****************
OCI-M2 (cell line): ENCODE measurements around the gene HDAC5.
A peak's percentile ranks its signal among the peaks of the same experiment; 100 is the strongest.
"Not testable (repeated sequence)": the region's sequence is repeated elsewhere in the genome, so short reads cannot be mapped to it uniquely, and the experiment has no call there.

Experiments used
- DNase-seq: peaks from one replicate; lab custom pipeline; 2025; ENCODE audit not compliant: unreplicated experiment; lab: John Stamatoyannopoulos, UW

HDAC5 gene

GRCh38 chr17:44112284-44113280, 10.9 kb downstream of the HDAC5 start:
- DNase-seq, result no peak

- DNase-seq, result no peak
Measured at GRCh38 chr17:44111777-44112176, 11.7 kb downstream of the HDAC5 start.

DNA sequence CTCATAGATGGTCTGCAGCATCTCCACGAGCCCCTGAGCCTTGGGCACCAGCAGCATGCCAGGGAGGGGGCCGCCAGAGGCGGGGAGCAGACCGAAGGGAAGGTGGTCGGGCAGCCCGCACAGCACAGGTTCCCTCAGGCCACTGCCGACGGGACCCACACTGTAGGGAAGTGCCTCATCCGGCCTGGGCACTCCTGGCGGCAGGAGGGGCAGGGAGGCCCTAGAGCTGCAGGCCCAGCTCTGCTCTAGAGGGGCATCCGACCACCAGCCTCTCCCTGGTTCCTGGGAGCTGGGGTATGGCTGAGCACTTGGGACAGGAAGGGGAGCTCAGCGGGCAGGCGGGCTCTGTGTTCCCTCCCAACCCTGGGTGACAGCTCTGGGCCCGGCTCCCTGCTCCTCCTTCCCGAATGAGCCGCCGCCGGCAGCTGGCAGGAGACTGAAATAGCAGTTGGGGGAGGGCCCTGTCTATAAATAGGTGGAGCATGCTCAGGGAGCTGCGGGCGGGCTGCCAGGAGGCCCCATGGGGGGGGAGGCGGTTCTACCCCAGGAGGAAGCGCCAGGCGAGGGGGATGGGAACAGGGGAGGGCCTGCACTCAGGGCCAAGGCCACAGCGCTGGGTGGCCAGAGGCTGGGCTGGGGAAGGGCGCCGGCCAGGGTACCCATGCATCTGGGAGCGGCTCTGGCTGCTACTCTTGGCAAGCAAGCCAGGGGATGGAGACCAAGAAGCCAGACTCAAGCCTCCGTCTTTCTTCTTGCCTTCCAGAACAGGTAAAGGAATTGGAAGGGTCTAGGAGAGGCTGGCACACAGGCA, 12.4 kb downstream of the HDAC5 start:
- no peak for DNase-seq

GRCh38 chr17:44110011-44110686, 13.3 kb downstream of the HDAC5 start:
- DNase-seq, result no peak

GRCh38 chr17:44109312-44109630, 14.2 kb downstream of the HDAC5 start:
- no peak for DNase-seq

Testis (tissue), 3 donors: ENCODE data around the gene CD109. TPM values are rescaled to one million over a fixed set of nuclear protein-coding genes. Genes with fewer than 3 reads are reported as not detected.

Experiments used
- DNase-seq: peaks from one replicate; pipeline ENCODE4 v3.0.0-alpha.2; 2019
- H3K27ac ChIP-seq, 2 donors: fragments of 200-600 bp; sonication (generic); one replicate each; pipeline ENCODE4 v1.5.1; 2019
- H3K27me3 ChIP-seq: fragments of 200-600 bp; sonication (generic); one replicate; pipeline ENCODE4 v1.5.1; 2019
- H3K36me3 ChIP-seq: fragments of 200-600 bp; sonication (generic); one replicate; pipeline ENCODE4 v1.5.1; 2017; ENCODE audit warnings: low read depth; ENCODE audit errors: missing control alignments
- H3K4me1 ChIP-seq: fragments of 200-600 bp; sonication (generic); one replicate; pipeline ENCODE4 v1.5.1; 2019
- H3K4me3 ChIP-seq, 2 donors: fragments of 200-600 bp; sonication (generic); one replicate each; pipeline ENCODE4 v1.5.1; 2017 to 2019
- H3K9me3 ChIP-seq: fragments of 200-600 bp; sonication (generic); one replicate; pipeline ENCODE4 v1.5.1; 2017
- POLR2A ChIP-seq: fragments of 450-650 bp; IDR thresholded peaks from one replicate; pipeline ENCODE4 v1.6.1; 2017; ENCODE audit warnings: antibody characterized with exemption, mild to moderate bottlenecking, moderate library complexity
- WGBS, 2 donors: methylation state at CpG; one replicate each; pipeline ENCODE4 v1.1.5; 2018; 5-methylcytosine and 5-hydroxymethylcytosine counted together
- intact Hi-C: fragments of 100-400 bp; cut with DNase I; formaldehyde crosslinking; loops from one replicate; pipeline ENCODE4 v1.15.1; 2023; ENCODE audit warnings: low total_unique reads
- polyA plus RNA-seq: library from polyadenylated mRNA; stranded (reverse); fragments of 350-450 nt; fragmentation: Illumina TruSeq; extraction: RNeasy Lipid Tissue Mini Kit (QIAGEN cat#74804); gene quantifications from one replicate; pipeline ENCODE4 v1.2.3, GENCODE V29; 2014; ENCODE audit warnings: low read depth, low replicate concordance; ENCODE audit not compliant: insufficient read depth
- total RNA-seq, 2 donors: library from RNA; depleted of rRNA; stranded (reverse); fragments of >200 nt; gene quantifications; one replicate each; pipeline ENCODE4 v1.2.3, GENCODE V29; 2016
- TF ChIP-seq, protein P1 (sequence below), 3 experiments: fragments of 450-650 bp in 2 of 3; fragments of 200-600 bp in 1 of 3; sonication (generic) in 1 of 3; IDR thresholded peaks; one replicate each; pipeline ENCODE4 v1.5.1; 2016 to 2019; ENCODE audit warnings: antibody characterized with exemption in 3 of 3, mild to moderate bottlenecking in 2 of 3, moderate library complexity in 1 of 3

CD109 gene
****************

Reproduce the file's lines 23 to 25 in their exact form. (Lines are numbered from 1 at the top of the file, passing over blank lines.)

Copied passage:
- H3K4me1 ChIP-seq: fragments of 200-600 bp; sonication (generic); one replicate; pipeline ENCODE4 v1.5.1; 2019
- H3K4me3 ChIP-seq, 2 donors: fragments of 200-600 bp; sonication (generic); one replicate each; pipeline ENCODE4 v1.5.1; 2017 to 2019
- H3K9me3 ChIP-seq: fragments of 200-600 bp; sonication (generic); one replicate; pipeline ENCODE4 v1.5.1; 2017